Later, in a smaller workshop, the alumni -- all 30-year-olds from the same year at school – work with small groups exploring work-related skills and explaining how you need maths to work out your taxes, and good people skills to talk to the people you meet. “So all the things you are learning here,” says Jack Stevens, “really do benefit you later, even if you don’t see the relevance at the time.”

All this is part of a long-term programme of assemblies and workshops being run by Future First at Acland Burghley. Older pupils have been helped with interview skills and work shadowing, and now the programme is reaching down to younger students, who will be given work-related events throughout their time at school.

“It’s going really well,” says Year Eleven head Oli Hamdi. “Last year we had someone in who ran his own eco-travel agency. They were fascinated. But it very much depends on the dynamic between ex-students and present students. What we want to do is get kids thinking about what skills are useful, and what skills they are going to need. Because a lot of them here will get to the point at some stage where they’ll be saying to us, ‘Show me why I should stay in school.’” Last year the school got its best-ever GCSE results, and Oli Hamdi is convinced that the input of Future First was a major factor.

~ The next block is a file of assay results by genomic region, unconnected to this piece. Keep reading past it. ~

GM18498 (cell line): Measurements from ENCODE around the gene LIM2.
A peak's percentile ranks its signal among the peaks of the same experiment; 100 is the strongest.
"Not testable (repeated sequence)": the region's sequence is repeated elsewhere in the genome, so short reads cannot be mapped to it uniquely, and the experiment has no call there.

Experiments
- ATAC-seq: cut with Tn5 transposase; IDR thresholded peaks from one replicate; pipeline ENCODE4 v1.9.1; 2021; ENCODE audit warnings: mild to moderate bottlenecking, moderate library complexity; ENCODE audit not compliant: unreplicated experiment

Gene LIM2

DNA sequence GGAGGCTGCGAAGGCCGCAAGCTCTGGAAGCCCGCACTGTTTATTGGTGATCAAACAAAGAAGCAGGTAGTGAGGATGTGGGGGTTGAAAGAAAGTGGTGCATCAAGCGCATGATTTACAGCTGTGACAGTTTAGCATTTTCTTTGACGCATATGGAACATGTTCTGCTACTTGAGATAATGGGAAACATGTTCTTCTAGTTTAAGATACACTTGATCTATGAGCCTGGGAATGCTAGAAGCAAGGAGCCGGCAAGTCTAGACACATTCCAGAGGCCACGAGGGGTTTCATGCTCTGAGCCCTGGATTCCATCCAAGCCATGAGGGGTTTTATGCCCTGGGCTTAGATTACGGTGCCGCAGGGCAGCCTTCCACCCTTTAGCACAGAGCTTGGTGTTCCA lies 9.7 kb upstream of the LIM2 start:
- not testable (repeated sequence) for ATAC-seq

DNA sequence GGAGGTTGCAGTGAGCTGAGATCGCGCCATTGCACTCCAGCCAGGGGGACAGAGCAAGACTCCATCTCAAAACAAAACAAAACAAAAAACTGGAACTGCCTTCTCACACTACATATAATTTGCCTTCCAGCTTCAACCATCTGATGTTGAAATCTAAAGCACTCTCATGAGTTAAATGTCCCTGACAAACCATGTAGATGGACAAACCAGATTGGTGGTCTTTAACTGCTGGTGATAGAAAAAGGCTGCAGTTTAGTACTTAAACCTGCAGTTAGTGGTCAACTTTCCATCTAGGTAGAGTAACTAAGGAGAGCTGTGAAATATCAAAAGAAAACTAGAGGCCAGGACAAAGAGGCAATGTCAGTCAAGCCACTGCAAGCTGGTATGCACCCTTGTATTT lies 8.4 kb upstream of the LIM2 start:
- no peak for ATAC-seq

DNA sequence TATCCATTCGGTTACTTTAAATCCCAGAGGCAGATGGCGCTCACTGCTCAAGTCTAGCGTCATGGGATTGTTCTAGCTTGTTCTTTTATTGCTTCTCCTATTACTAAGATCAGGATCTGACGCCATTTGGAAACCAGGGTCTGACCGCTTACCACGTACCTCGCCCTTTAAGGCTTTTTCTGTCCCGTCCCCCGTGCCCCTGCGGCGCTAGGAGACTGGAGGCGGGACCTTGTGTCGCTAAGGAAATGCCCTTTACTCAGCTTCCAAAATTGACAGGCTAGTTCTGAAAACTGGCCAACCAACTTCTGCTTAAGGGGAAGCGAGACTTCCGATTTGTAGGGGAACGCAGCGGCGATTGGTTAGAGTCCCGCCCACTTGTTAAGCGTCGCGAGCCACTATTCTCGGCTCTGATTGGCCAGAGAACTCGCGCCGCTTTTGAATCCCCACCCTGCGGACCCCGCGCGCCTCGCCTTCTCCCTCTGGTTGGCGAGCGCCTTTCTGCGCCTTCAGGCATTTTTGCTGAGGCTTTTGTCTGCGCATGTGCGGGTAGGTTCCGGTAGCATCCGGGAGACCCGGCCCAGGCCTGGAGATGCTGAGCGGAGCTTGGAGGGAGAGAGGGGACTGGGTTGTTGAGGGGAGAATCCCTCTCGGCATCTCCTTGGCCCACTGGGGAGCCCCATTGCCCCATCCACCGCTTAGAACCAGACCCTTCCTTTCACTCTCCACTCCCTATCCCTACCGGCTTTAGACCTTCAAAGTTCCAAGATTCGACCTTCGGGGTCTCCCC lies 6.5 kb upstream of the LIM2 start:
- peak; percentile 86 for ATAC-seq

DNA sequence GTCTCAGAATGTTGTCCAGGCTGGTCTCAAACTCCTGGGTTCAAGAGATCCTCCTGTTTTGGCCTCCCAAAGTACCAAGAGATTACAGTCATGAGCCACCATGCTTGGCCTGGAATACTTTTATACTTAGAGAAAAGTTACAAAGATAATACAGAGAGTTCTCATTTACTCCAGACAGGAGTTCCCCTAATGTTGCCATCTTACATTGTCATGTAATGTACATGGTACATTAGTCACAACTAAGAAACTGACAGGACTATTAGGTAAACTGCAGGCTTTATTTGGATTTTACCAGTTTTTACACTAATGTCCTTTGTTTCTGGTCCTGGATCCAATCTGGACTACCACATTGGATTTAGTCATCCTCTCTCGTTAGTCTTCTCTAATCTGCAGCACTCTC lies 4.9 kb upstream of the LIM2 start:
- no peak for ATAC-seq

The organisation sprang out of the distinctive social mix of north London where children from privileged, liberal families attend the same comprehensives as poor, inner-city pupils, and was launched using the friends of Jake Hayman, who went to William Ellis School, in Hampstead. “I was talking with a friend about what massive debts we owed our schools, and how we could help present-day pupils,” he says. Role models seemed one answer “so we just started up.” Future First began in six Camden schools, but has since spread to schools in east and west London, and East Anglia, and is also expanding its services.

It helps schools identify alumni, train them, and bring them in to workshops and assemblies. It also works with local companies to open up work experience placements. And the aims are always long-term -- small pools of alumni will be nurtured to expand into large seas of social capital.

The organisation gets grant backing, and generates income from training and consultancy in the private sector to subsidise its work in schools. For between £6,000 and £8,000 it will build a school’s network, identify 40 former students willing to be involved, organise interviews and training, build a website than will allow pupils to browse through alumni’s careers, and organise eight events in school.

It is also developing a smaller scale service which, for a couple of hundred pounds, will enable schools to collect and manage data on all their school leavers, allowing them to tap into a large and ever-growing pool of potential volunteers, mentors, school governors, funders and speakers. “We aim to have a thousand of these in schools in the next three years,” says Jake Hayman, “which is a third of the whole sector of state secondary schools.”

And everyone seems to benefit from the formula. “I was really lucky to have people around me when I was young to help me know what was out there,” says Aliya Young. “But a lot of people don’t have that so it’s good to be able to give them ideas of jobs. I’ve gone into school and done it twice now and really enjoyed it.”

And the young students say they have learned a lot. “Focus,” says 12-year-old Tyrone Canlas-Arce. “That’s what it showed me. If you focus you can do anything. A lot of the youth today think school is rubbish, but this showed that you need school to give you the skills that you need for a job.”

www.futurefirst.org.uk